{recipe} Red Chicken Pozole

{recipe} Red Chicken Pozole

Lately my sister has been making this all the time – and I have been loving it. I finally just had to have the recipe so I could make it myself. It’s one of those hearty soups that’s heavy enough for dinner, but not overly caloric or fattening. The warmth, the red color, and the hint of spice make it perfect for a cold, wintry night.

Pozole (also spelled posole – and pronounced poe-SOH-lay) is a traditional Mexican stew made with hominy – dried maize kernels that have undergone what is perhaps the coolest-named preservation process of all time, nixtamalization. There is evidence that the process–which preserves the corn while boosting its nutritional value–has been kicking around present-day Mexico and Guatemala since at least 1500 BC. You can find canned hominy in the Mexican section of most supermarkets. It has a chewy texture that goes great with the shredded chicken and hot broth.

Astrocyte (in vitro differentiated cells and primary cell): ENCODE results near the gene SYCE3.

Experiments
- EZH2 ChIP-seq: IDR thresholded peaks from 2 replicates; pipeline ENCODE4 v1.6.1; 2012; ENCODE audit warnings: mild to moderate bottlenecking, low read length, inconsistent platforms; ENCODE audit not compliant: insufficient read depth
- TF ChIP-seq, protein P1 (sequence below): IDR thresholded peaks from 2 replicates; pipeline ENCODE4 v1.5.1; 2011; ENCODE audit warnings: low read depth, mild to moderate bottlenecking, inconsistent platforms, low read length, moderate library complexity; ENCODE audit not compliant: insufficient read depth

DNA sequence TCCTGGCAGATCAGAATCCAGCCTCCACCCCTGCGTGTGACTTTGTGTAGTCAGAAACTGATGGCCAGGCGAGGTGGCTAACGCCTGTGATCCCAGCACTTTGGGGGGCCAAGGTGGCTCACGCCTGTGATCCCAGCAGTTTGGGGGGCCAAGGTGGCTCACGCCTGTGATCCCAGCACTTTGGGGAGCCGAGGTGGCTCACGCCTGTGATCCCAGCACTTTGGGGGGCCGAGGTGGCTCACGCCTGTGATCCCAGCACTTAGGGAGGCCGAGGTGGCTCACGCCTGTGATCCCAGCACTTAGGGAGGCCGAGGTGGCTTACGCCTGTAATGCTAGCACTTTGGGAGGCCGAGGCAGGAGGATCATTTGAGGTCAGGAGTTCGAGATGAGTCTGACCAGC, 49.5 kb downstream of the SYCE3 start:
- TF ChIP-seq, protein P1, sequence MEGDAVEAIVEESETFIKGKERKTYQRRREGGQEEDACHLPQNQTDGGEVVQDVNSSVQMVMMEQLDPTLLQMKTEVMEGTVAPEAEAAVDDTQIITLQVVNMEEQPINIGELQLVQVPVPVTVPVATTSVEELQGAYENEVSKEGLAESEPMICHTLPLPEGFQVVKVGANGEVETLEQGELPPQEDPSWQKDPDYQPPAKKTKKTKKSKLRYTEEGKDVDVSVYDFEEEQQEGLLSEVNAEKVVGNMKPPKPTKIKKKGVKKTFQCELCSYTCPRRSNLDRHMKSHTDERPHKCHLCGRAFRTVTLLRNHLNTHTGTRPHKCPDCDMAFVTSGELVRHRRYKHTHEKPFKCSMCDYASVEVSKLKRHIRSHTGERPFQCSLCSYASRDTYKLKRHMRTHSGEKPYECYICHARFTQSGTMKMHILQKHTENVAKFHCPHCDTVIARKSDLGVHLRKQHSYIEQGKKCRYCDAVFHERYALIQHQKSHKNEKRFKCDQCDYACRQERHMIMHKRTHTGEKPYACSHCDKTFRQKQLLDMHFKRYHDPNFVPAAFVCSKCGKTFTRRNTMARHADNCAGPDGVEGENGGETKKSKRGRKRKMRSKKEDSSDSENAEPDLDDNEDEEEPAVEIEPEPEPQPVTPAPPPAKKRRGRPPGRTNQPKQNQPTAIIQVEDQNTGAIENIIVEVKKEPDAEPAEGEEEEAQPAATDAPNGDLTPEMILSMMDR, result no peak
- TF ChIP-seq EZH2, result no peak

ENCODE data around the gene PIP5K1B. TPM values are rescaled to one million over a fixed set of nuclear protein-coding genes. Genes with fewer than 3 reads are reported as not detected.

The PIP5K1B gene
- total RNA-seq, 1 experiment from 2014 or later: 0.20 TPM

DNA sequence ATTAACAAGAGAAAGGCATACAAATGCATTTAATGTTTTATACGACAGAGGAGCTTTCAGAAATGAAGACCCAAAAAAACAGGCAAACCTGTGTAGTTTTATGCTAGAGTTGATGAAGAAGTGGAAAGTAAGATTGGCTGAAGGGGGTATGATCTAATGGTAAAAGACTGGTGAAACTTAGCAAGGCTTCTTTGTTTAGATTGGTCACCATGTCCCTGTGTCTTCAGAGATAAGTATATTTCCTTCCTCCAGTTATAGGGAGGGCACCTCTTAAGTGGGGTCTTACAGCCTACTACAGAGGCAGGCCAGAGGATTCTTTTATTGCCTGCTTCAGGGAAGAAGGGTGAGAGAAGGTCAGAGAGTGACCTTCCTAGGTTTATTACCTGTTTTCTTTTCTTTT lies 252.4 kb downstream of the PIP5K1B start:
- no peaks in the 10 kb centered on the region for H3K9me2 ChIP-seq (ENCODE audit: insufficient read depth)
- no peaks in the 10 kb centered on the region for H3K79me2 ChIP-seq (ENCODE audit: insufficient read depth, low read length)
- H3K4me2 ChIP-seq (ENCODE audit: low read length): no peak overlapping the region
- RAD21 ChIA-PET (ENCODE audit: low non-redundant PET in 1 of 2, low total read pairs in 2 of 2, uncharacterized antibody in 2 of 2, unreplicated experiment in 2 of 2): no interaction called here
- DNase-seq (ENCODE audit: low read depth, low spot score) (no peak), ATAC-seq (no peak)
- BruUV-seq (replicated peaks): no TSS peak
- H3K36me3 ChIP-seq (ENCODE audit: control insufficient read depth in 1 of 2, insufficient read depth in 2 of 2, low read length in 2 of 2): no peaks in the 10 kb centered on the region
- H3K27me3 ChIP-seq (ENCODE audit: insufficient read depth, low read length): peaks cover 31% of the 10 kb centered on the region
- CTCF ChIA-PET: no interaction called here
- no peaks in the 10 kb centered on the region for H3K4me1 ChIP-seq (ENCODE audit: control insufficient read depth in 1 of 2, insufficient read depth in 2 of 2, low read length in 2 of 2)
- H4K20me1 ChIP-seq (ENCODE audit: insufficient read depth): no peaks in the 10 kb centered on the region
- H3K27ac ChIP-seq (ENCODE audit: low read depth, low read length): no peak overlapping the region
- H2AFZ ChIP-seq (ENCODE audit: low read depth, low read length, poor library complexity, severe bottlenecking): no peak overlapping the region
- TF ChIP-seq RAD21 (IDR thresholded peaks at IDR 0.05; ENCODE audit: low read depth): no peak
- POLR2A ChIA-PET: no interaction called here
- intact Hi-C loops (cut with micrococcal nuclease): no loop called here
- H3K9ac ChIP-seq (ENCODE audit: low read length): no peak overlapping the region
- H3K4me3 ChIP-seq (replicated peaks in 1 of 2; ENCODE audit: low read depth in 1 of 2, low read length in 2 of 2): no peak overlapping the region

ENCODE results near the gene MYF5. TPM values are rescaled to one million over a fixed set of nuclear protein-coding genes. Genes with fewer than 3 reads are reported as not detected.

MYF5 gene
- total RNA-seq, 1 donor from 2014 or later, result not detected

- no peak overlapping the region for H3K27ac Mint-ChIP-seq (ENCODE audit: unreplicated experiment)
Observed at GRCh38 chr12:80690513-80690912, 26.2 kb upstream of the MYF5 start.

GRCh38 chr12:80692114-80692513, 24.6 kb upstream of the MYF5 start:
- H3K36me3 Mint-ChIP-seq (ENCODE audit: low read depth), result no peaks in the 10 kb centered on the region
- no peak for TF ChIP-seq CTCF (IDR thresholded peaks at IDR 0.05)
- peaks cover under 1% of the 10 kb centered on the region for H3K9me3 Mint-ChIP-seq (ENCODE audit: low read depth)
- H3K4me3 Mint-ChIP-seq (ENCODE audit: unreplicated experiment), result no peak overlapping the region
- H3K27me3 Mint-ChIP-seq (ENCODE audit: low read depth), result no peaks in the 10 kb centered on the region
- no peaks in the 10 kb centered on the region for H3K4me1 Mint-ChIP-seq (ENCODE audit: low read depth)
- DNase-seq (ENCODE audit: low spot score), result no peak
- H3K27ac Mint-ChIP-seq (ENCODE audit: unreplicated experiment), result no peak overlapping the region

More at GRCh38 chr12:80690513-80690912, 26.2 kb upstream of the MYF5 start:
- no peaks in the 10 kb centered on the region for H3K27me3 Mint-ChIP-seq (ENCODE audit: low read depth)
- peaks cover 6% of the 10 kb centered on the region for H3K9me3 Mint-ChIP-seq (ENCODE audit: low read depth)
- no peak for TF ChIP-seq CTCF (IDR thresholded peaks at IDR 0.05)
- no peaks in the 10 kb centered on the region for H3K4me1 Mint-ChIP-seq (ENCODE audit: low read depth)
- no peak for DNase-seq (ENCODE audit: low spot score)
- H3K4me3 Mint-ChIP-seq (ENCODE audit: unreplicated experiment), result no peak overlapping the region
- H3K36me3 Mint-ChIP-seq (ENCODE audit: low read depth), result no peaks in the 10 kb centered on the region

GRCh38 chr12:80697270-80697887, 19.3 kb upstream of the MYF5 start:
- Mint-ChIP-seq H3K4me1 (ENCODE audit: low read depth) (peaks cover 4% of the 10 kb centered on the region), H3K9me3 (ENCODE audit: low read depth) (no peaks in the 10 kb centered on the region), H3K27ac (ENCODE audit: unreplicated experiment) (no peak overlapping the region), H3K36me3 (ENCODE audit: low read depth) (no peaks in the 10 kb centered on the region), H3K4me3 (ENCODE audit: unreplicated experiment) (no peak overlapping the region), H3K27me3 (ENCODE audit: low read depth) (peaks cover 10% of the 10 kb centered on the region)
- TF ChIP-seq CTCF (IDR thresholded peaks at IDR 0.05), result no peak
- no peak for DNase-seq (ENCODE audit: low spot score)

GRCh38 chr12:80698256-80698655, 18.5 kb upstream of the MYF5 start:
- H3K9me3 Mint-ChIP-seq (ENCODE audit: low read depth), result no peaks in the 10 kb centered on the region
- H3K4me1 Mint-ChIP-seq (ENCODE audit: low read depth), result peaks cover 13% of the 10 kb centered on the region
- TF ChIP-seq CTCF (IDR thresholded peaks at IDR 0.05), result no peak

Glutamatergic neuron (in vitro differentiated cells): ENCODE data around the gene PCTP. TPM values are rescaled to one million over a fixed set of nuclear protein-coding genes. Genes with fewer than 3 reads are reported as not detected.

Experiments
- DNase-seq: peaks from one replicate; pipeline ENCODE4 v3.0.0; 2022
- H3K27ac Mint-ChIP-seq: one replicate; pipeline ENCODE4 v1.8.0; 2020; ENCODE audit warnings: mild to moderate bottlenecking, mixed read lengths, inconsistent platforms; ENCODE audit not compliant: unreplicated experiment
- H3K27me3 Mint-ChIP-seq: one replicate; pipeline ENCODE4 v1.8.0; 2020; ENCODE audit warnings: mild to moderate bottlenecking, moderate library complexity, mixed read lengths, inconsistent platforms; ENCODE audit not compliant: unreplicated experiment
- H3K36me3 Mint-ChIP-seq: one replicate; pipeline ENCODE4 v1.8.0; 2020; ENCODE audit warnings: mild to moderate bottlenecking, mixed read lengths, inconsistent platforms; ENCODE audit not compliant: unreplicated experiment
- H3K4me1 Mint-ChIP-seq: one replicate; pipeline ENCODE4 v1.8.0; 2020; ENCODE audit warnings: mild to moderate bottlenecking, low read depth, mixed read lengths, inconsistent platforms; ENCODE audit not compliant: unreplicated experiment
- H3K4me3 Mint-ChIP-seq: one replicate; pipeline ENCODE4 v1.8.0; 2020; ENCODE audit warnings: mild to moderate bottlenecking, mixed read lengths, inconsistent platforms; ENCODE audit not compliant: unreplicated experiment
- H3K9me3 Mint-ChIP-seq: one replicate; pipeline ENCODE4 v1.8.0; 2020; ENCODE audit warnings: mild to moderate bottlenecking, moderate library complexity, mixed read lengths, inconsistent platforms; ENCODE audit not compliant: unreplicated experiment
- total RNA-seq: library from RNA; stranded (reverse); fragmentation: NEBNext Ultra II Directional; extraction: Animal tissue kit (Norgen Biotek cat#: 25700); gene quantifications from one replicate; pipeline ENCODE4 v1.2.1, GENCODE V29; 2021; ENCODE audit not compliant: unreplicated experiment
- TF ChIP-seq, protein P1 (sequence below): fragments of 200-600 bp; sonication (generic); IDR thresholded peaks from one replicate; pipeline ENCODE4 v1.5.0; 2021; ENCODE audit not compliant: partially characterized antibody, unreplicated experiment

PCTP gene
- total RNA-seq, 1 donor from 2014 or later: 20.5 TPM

Pozole is meant to be served with some accoutrements so people can personalize their portion at the table. I serve it with the traditional shredded cabbage and thinly sliced radishes, but I like to bring chili flakes, sour cream, chopped scallions, cilantro leaves, and avocado slices to the table as well. I also buy thick homemade tortillas from a Mexican market and toast them on the gas flame to scoop up the chicken.

Recipe: Red Chicken Pozole

Ingredients

  • 2 large dried ancho chilies
  • 1 Tblsp honey
  • 1 Tblsp white or red wine vinegar
  • 2 lbs. boneless, skinless chicken breasts, cut into large chunks
  • 1/4 cup olive oil or vegetable oil
  • flour for dredging
  • 1 medium onion, chopped finely
  • 4 cloves garlic, chopped finely
  • 2 Tbslp chili powder (New Mexico style is best if you can find it)
  • 1 tsp ground cumin
  • 1 tsp dried oregano
  • 1 cup white wine
  • 6 cups chicken broth
  • 30 oz. canned hominy, drained and rinsed with water
  • salt and pepper
  • any combination you like of tortillas, avocado, shredded cabbage, sliced radishes, cilantro leaves, chopped scallions, and sour cream for serving
Read the whole recipe on off the (meat)hook